Classic Sri Lanka is Sri Lanka’s premier Wildlife Tour Operator, with deep knowledge and understanding about local ecology and biodiversity, which enables to cater to a wide range of interests and specialities.
Our annual group from the USA specializes in seeking and photographing the reptile diversity of our island, with a special interest in snakes.
Guided by expert herpetologists, this group travelled across the island, from the mangroves of Matara to the rainforests of Kitulgala and the dry zones of Mannar, seeking the rare, and elusive snakes and other reptiles found in Sri Lanka. The tour was a great success with encounters with some of the most sought after species of snakes including the iconic Russells Viper, Spectacled Cobra, Saw Scaled Viper, Green Pit Viper and both variants of the Hump Nosed Viper. Besides the snakes, the group also were lucky to see the endemic Rhino Horned Lizard and Pygmy Lizard as well as giant Salt Water Crocodiles in Matara.
After initiating the first COVID lockdown in the island, inbound tours had to take a considerable break amidst the pandemic. But during the post-lockdown period, we were able to initiate some incredible adventure and wildlife tours, which were mainly targeted at the locals.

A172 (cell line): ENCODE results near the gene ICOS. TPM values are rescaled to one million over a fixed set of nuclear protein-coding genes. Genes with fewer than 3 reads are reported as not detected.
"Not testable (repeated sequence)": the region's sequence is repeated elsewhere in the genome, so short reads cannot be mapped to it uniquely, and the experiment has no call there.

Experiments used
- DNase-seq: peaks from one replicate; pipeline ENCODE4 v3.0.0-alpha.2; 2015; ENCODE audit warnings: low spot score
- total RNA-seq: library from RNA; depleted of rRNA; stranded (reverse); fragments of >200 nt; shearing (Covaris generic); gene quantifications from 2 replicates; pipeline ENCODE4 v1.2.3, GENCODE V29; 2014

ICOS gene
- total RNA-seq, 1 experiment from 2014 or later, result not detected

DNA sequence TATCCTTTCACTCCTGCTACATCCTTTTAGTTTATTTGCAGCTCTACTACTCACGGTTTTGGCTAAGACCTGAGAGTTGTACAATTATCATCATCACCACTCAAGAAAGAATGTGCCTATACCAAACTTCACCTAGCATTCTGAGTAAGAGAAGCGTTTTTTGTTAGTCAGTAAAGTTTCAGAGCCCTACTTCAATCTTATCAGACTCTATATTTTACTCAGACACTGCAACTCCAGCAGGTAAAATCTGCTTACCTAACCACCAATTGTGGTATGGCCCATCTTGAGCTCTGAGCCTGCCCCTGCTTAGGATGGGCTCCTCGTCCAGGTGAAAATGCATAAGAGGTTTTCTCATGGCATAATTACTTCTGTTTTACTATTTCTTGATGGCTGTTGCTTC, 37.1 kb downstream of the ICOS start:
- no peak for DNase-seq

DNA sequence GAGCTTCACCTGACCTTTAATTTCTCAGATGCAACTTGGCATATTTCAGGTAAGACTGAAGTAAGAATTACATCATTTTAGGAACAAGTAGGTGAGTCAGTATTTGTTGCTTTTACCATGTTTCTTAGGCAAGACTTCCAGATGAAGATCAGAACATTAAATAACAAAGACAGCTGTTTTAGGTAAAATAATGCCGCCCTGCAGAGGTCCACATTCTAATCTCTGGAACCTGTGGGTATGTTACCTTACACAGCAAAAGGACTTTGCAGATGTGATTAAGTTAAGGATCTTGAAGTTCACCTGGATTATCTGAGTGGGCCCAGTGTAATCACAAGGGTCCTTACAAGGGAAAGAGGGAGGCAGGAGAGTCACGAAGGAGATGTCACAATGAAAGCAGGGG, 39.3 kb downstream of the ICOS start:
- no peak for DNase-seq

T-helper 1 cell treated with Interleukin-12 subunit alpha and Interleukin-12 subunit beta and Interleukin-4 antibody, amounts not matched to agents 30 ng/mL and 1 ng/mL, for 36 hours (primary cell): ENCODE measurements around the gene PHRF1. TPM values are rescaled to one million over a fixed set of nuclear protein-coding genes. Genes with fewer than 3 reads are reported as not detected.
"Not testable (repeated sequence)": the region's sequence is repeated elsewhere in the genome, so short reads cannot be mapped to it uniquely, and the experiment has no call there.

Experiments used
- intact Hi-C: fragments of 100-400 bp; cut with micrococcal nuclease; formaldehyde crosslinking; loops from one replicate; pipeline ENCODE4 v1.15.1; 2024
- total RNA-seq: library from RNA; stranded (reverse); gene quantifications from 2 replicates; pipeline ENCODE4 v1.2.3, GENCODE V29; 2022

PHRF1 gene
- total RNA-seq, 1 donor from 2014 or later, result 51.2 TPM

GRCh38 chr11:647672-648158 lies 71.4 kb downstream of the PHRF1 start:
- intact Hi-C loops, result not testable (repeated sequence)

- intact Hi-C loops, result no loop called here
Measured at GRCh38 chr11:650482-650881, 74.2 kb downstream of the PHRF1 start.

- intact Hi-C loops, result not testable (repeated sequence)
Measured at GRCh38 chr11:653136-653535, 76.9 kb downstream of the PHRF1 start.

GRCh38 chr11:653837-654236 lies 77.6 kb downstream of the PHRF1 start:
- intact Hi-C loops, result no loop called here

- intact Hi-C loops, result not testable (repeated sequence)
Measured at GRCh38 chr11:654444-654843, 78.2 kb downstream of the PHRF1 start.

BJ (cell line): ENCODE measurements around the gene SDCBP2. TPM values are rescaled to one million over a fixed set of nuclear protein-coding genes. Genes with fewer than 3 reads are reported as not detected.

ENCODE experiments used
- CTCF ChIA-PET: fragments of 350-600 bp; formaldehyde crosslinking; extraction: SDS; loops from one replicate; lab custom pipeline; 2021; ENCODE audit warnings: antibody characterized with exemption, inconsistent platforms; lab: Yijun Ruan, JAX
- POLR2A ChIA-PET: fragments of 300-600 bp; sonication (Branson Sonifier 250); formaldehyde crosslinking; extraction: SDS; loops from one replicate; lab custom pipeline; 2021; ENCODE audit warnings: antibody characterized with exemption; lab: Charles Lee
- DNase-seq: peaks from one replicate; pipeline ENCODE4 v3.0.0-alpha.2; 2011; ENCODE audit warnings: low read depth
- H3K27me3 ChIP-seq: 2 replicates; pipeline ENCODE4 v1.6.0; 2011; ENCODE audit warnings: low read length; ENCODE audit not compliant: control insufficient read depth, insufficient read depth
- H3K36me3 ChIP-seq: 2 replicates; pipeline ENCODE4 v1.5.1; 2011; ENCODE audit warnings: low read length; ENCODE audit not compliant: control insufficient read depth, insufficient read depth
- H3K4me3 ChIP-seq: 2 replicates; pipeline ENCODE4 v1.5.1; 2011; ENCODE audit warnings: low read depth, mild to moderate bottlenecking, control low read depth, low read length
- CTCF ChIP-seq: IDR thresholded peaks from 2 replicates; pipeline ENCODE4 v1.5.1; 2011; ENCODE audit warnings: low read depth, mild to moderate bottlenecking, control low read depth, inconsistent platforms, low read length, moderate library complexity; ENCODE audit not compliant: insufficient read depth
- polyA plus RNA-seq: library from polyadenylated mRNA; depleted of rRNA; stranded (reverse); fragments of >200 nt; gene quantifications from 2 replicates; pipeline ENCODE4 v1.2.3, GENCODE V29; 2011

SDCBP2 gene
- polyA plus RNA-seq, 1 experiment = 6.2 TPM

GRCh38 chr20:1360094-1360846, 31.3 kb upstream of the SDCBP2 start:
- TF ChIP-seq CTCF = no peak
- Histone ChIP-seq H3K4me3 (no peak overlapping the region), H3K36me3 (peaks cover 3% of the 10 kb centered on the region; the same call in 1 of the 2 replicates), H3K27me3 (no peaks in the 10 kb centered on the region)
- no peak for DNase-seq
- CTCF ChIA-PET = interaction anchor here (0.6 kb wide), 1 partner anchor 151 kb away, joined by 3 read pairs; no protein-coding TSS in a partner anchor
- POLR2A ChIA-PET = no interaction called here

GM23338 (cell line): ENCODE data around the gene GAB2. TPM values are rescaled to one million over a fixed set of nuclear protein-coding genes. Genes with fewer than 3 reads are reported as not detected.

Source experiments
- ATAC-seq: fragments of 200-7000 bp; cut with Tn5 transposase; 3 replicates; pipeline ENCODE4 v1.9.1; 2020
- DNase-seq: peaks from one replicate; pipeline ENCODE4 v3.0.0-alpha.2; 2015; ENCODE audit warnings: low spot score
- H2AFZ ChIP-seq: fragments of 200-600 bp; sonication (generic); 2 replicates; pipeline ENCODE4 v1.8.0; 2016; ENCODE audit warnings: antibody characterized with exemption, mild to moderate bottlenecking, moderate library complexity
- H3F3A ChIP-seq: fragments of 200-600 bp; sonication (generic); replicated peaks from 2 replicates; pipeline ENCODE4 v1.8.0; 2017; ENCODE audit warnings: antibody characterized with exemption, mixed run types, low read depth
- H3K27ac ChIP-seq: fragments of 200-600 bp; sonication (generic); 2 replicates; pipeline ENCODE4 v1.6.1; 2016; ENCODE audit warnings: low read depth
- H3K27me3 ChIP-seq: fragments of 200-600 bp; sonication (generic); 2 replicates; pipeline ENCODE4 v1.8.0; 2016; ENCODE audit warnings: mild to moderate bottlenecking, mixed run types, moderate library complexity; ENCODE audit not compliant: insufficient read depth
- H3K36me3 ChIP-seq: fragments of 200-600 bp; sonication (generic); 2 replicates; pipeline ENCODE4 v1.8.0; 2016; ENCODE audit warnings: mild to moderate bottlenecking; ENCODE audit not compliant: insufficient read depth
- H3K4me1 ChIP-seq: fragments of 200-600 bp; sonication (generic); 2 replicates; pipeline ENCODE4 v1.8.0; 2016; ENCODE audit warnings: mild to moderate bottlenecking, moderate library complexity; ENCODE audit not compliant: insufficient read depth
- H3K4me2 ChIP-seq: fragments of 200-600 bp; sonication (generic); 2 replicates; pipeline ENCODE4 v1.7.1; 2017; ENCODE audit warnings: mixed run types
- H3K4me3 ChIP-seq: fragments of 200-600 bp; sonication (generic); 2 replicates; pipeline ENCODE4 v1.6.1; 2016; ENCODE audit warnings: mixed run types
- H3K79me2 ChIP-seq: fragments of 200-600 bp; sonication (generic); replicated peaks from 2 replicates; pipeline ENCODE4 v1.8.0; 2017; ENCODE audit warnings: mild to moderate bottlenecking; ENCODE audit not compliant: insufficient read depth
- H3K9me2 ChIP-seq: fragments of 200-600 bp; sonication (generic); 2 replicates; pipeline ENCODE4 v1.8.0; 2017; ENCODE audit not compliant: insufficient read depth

Among them was the birding adventure to Sinharaja National Reserve.
We ventured into Sri Lanka’s largest tract of lowland rainforests and UNESCO World Heritage Sites in search of the beautiful endemic birds found in this region. Sinharaja arguably is the most important ecological site for the island with the highest rate of endemism seen in both flora and fauna. The island has 34 endemic species of birds, and out of which over 22 can be seen here. Our group was led by our head naturalist who with over two decades of field experience excelled in showcasing to the client’s 26 endemic species of birds, and 67 species of birds, 5 species of mammals, 6 species of reptiles, 14 species of butterflies and 5 species of dragonflies. Among the highlights of the tour was the sighting of two Serendib Scops Owls, arguably the most sought after bird in Sri Lanka. These amazing owls are very difficult to find especially given their nocturnal nature. The use of the best local trackers helped in locating a roosting pair deep in the jungle and enabled the tour-goers to witness an unforgettable sighting.
A venture into the natural world is truly enhanced by its storytellers, and a world-class naturalist brings out the wonders of nature in a whole new light!
An Encounter with the Forest Eagle Owl – By Rajiv Welikala